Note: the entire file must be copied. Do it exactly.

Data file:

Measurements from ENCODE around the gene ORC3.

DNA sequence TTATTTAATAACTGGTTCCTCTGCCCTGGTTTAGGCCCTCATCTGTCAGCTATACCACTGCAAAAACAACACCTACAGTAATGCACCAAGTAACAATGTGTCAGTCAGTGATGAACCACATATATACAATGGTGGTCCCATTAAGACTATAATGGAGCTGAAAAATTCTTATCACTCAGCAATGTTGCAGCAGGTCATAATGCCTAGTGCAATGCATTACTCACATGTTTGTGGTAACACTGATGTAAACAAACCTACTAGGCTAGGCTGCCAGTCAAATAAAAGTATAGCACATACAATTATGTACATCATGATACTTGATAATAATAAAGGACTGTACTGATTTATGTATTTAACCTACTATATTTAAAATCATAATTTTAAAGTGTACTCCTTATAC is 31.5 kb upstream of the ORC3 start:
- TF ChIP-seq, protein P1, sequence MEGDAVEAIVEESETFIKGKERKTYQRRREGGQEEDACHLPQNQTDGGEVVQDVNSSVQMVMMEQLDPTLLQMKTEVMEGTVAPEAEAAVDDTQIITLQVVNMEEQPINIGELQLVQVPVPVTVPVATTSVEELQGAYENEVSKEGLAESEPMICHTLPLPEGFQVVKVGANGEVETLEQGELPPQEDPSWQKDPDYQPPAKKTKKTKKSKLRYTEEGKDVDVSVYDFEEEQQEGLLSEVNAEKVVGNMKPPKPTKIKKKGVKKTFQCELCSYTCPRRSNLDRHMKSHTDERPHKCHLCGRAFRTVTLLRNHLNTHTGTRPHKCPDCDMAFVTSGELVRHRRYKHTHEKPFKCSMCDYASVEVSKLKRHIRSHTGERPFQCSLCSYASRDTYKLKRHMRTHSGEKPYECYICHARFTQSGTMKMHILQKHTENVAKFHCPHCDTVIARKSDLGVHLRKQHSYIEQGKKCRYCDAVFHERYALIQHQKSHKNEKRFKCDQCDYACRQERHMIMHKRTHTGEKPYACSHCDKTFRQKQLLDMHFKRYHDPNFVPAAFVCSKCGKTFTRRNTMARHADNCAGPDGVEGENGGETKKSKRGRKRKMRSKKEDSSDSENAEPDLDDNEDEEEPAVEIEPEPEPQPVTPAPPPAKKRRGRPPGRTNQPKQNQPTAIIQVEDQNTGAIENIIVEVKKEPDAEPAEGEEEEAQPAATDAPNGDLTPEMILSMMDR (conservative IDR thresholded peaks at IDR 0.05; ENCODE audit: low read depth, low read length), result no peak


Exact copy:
Measurements from ENCODE around the gene ORC3.

DNA sequence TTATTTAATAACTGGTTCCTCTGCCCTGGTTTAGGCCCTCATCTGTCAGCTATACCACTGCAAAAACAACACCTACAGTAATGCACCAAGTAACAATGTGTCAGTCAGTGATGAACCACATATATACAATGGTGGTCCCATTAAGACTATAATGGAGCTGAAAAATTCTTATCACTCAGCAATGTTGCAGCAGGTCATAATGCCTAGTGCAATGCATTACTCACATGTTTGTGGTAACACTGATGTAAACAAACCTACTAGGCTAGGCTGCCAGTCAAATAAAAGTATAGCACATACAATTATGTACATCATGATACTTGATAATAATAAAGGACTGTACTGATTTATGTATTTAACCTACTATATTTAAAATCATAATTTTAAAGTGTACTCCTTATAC is 31.5 kb upstream of the ORC3 start:
- TF ChIP-seq, protein P1, sequence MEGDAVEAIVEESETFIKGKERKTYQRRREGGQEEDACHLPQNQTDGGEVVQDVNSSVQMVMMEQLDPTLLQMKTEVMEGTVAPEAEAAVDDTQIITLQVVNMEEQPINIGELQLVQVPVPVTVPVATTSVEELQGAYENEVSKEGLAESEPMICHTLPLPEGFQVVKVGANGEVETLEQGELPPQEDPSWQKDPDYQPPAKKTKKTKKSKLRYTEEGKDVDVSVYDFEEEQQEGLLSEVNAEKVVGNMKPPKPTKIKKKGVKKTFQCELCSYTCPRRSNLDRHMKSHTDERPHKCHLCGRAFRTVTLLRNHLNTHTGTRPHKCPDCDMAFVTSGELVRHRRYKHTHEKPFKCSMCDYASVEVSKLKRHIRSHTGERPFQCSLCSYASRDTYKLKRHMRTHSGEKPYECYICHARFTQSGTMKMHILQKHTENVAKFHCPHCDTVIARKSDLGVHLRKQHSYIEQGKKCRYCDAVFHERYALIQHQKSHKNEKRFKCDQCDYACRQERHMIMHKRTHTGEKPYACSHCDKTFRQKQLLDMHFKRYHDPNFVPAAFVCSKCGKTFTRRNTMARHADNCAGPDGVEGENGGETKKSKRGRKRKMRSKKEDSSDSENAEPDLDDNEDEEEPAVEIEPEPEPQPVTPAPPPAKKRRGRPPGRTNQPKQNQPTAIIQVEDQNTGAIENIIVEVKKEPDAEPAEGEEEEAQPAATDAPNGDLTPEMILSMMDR (conservative IDR thresholded peaks at IDR 0.05; ENCODE audit: low read depth, low read length), result no peak